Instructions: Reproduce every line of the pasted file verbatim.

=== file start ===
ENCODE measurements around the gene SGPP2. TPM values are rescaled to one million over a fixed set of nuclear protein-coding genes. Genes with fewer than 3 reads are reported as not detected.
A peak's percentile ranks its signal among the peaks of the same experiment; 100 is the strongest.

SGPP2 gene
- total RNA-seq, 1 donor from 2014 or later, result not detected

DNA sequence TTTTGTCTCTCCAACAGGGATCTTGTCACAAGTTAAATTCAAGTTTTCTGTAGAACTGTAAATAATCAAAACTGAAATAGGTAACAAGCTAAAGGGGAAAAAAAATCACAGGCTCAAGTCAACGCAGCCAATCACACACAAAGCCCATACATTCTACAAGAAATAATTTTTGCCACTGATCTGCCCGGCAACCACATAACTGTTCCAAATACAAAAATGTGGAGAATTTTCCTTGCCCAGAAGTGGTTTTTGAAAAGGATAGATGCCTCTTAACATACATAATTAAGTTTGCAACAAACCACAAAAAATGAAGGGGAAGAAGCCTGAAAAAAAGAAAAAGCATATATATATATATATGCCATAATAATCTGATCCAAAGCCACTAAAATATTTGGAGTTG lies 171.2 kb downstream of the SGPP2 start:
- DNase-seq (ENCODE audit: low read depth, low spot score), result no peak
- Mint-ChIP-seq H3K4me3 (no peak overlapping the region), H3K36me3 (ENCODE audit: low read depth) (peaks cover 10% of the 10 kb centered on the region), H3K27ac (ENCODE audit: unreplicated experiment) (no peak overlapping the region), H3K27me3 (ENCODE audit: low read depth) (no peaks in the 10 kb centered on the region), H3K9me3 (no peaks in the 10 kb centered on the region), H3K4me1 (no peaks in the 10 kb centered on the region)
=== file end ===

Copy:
ENCODE measurements around the gene SGPP2. TPM values are rescaled to one million over a fixed set of nuclear protein-coding genes. Genes with fewer than 3 reads are reported as not detected.
A peak's percentile ranks its signal among the peaks of the same experiment; 100 is the strongest.

SGPP2 gene
- total RNA-seq, 1 donor from 2014 or later, result not detected

DNA sequence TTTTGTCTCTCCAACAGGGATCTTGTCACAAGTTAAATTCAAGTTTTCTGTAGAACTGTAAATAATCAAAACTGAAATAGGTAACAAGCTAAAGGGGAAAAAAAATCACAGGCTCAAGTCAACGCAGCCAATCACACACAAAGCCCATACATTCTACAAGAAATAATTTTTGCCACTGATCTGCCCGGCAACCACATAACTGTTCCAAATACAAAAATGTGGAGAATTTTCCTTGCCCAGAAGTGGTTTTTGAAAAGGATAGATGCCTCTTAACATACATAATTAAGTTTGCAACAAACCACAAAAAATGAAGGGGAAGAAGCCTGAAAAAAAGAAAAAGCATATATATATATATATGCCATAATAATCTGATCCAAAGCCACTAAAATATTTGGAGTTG lies 171.2 kb downstream of the SGPP2 start:
- DNase-seq (ENCODE audit: low read depth, low spot score), result no peak
- Mint-ChIP-seq H3K4me3 (no peak overlapping the region), H3K36me3 (ENCODE audit: low read depth) (peaks cover 10% of the 10 kb centered on the region), H3K27ac (ENCODE audit: unreplicated experiment) (no peak overlapping the region), H3K27me3 (ENCODE audit: low read depth) (no peaks in the 10 kb centered on the region), H3K9me3 (no peaks in the 10 kb centered on the region), H3K4me1 (no peaks in the 10 kb centered on the region)